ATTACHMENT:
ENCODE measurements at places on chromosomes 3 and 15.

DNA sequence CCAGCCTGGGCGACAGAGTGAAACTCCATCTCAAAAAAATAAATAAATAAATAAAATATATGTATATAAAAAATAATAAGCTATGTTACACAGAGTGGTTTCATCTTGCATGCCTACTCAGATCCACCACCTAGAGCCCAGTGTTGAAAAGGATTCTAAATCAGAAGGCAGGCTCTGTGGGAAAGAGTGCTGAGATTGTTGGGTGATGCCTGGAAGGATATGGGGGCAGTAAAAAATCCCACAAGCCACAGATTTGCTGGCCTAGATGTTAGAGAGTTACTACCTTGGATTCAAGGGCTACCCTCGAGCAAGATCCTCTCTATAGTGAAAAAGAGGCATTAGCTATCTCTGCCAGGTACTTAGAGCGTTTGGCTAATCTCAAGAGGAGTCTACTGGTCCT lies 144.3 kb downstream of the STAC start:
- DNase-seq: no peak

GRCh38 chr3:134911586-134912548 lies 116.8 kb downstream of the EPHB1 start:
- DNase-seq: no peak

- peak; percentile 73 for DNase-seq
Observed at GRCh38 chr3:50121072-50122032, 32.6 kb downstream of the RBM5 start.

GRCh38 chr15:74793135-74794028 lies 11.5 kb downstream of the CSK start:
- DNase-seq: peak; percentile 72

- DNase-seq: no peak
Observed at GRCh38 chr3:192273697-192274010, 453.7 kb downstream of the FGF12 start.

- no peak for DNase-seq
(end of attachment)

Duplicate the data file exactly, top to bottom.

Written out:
ENCODE measurements at places on chromosomes 3 and 15.

DNA sequence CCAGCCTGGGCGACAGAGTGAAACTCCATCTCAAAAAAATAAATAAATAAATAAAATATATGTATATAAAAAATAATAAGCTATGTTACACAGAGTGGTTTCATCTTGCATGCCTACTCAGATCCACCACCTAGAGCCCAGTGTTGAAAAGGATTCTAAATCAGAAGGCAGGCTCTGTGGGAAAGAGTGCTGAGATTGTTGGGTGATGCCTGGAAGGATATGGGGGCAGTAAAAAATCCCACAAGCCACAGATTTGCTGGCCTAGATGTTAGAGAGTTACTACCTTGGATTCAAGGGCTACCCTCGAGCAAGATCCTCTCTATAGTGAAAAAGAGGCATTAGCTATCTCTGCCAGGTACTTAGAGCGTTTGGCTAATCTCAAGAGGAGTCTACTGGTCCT lies 144.3 kb downstream of the STAC start:
- DNase-seq: no peak

GRCh38 chr3:134911586-134912548 lies 116.8 kb downstream of the EPHB1 start:
- DNase-seq: no peak

- peak; percentile 73 for DNase-seq
Observed at GRCh38 chr3:50121072-50122032, 32.6 kb downstream of the RBM5 start.

GRCh38 chr15:74793135-74794028 lies 11.5 kb downstream of the CSK start:
- DNase-seq: peak; percentile 72

- DNase-seq: no peak
Observed at GRCh38 chr3:192273697-192274010, 453.7 kb downstream of the FGF12 start.

- no peak for DNase-seq